mary ellen

Mary Ellen Baldwin – Volunteer, nurse, and beloved community member

As a big sister in a family of six, a mother of five and a nurse for 43 years, Mary Ellen Baldwin has not only dedicated much of her life to caregiving, but most of it has been joyfully rendered at Noble Horizons.  In fact, despite retiring from her nursing responsibilities a six years ago, Mary Ellen continues to volunteer at Noble and even provides monthly nursing assistance when dentist Dr. Dekker is caring for residents on campus.

Mary Ellen’s connection to Noble is deep; her father was a volunteer and later moved to Noble, her mother lived at Noble, her husband, Jerry, was the Salisbury representative on the Church Homes Board of Directors for many years, and her daughter, Katie has offered art classes and design services to the Noble community.  Her journey though Noble spanned decades but at the core, it remained the same, “It’s taking care of the people.”

Born and raised in Long Island, NY where she met her husband, Jerry, Mary Ellen earned a nursing degree at St. Vincent’s in New York City before she and Jerry moved to Lakeville. She put her nursing degree to work doing private duty care while pregnant with her first child. When she heard that Noble Horizons needed a nurse from 7-11 pm on Friday nights she took the job, leaving Jerry at home with their growing family.   Working the second shift was ideal since she could care for the kids during the day, and Jerry could take over at night. Thus began her long career at Noble, with 4 hours a week turning into 8 and eventually 2 nights a week.

Mary Ellen worked almost exclusively in Whitridge, where memory care is provided and she LOVED it. “It’s my favorite place because you could always learn from the residents. One resident family member even told me, “We lost our mother to Alzheimer’s a year ago,” and I said, “Yes, but we found her. Whitridge is special because we work with residents on their level. This is who they are now. I want to be there for them. It was a joy to be with them.”

Though many are deep in dementia, Mary Ellen always found a way to connect with them and fondly recalls the special interactions she shared with them.  “They are just so happy to see you and be a part of what you were doing. It’s a joy to be able to be with them on their terms. No matter who you were or where you’ve been, sometimes this is what we come to, and to have someone to be there for them is a joy – sometimes all they need is a touch or a smile.”

Shortly before the millennial, Mary Ellen interviewed every resident in her care so she knew their story. “Every one of them gave me their story and that’s what I loved – listening to who they were. It’s worth every minute.” They sit in a basket still in her home, likely to become a part of Noble’s 50th Anniversary celebration coming up in 2022. Mary still remembers the names of those residents and is often reminded of them as she walks around Noble and see their names on plaques made possible by memorial donations from their families.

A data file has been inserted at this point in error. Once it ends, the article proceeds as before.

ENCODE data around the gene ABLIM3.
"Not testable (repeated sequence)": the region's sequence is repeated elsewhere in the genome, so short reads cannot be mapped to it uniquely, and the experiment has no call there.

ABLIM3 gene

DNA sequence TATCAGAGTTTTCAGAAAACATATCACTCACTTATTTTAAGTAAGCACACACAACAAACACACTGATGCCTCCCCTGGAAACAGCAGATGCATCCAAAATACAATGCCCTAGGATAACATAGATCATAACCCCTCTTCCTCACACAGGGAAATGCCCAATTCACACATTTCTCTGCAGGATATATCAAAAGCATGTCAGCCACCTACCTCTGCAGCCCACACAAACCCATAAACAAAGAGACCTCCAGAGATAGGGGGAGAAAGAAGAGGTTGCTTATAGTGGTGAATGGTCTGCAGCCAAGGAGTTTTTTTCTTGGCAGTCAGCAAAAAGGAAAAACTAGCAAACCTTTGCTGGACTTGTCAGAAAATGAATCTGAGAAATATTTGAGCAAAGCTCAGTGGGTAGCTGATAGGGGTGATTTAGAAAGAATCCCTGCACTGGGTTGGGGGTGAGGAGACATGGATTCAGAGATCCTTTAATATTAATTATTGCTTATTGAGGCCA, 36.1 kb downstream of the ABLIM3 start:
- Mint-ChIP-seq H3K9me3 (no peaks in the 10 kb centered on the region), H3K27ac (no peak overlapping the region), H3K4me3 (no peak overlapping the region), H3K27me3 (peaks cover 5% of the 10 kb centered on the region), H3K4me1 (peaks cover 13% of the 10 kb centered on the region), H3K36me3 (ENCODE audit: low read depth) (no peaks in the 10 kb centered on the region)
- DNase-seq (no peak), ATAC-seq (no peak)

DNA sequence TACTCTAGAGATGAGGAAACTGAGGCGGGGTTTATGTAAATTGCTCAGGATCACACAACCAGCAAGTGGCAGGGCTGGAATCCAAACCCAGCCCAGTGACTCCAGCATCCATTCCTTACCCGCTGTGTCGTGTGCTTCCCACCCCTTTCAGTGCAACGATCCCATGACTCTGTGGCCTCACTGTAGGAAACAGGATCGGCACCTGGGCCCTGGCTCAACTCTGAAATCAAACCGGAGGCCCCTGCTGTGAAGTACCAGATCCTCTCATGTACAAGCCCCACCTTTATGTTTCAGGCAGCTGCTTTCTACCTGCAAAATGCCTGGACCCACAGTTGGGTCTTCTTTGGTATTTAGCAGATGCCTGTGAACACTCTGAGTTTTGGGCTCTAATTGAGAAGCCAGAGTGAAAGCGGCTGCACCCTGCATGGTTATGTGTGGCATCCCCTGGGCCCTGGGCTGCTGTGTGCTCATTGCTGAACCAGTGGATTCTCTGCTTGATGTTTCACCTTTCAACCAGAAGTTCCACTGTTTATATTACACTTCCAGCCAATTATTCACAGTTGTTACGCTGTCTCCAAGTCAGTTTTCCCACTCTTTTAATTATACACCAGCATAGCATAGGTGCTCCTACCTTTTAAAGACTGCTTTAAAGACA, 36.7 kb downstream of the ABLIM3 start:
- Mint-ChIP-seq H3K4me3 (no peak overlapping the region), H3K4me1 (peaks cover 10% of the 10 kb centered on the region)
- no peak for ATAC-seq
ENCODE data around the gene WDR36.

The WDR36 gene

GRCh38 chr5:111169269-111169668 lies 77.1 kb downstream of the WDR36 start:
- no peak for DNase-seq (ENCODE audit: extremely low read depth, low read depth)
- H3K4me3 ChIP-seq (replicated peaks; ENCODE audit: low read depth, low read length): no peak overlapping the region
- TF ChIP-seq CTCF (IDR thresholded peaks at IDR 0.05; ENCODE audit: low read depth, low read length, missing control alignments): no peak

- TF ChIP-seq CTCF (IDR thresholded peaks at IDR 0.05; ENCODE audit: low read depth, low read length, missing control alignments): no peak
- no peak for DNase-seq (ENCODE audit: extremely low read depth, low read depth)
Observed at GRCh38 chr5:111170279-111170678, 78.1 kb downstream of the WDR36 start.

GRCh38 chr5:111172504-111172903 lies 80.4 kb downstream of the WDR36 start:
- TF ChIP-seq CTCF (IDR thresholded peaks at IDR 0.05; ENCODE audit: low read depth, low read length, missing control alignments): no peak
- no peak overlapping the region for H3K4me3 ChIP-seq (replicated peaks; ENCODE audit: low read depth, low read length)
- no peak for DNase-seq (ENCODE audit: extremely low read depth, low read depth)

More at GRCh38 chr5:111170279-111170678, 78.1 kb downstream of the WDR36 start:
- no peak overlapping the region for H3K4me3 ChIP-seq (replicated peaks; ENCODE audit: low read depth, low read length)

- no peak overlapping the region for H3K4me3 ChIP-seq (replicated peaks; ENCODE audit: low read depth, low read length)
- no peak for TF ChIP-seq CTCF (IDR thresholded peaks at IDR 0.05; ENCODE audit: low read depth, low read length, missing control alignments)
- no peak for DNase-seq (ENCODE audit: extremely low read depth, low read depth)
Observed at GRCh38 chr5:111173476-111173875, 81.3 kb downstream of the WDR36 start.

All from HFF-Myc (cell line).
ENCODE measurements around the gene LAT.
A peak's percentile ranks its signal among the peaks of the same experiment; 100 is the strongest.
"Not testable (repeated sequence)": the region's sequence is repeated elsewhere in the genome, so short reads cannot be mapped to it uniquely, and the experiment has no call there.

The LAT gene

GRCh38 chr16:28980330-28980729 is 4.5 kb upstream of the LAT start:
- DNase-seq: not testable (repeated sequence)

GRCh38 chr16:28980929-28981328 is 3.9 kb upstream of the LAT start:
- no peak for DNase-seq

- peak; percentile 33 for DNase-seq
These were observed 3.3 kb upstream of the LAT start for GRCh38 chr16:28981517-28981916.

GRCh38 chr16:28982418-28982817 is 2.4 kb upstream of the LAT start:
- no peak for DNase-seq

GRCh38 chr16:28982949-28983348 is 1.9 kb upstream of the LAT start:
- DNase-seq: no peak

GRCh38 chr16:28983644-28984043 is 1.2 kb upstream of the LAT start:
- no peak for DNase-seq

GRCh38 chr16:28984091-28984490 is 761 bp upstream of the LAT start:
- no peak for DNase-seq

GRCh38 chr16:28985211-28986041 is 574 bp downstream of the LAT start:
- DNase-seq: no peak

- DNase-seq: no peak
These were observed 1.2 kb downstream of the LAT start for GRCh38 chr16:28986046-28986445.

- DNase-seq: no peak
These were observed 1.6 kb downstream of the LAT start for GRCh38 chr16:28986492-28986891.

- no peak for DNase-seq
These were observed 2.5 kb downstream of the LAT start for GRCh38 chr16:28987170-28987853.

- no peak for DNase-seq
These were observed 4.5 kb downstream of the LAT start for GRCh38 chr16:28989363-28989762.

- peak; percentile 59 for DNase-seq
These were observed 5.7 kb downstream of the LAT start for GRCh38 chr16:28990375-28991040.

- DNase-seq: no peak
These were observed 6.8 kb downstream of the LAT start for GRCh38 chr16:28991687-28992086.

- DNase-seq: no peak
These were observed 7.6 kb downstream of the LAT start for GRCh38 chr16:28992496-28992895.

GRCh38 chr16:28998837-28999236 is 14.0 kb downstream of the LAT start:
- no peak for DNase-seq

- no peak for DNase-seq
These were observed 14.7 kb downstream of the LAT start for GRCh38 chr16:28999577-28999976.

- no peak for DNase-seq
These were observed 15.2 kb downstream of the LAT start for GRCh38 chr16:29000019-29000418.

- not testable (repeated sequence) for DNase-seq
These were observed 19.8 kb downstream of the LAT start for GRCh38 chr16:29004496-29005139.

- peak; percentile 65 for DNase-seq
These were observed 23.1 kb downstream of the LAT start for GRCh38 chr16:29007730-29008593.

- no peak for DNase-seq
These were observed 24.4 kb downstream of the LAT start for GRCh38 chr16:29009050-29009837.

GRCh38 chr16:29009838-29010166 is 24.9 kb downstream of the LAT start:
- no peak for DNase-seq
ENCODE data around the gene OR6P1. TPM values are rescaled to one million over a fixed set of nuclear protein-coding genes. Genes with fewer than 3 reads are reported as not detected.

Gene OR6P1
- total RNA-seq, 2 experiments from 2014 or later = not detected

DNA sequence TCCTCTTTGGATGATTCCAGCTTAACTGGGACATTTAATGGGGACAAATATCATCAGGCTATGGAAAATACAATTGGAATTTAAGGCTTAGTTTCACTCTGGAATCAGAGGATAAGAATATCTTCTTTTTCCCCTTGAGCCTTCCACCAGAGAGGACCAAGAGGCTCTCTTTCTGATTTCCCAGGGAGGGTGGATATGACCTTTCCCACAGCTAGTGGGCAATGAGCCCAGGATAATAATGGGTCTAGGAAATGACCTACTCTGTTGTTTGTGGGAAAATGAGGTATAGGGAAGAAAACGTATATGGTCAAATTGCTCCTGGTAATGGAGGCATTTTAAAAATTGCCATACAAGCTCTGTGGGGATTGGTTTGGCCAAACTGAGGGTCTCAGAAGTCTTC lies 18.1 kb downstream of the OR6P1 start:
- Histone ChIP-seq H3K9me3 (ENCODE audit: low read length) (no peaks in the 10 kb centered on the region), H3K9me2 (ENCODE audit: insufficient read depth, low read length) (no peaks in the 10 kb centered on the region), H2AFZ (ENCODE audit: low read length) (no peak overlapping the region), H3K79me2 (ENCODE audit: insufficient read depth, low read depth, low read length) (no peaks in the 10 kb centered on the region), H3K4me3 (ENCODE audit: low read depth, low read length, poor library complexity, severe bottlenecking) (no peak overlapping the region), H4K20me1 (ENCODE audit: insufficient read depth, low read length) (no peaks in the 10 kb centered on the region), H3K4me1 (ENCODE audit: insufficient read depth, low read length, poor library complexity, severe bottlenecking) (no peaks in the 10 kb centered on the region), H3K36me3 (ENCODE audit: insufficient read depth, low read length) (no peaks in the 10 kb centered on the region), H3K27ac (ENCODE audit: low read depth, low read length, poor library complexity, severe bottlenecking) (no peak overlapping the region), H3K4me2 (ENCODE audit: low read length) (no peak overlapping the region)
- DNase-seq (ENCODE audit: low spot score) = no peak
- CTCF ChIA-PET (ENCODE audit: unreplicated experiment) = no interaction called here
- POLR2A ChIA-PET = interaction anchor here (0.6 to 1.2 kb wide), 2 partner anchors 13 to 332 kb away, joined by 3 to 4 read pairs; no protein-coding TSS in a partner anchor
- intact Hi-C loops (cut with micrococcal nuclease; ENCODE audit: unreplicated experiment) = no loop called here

Without hesitation, Mary Ellen emphasizes that the highlights of her career are the residents she came to know and love. “We put smiles on their faces. We kept them safe, gave them joy. There was always someone sitting with them in their final days so they weren’t alone.  That was the joy we could give them.” Mary Ellen also gratefully remembers her co-workers, especially the CNAs, and recognizes how fortunate she was to have worked on such a great team.

A lot has changed in nursing, but the rewards of helping another person never change. “It’s not about you, it’s about the seniors.”  When Mary Ellen references her one day a month assisting Dr. Dekker, she muses, “The paycheck isn’t much, but rich comes in many different ways, it’s not by finances.”  Mary Ellen gives kudos to everyone in the nursing field today, “My focus and love were always on doing the hands-on side but with staffing shortages nationwide, they do so much: hands on care, charting, paperwork, etc.”

In addition to staying busy with numerous grandchildren, Mary Ellen continues to serve on Noble’s Employee Scholarship committee which she finds extremely gratifying. Autumn Cockcroft utilized the grants to earn advanced education degrees and is now Noble’s Director of Nursing.   “Autumn was a past recipient and look where she is now. It’s a joy to be able to help the employees and see what they can do.”

It is also a joy to reflect on a career as inspiring as Mary Ellen Baldwin’s.

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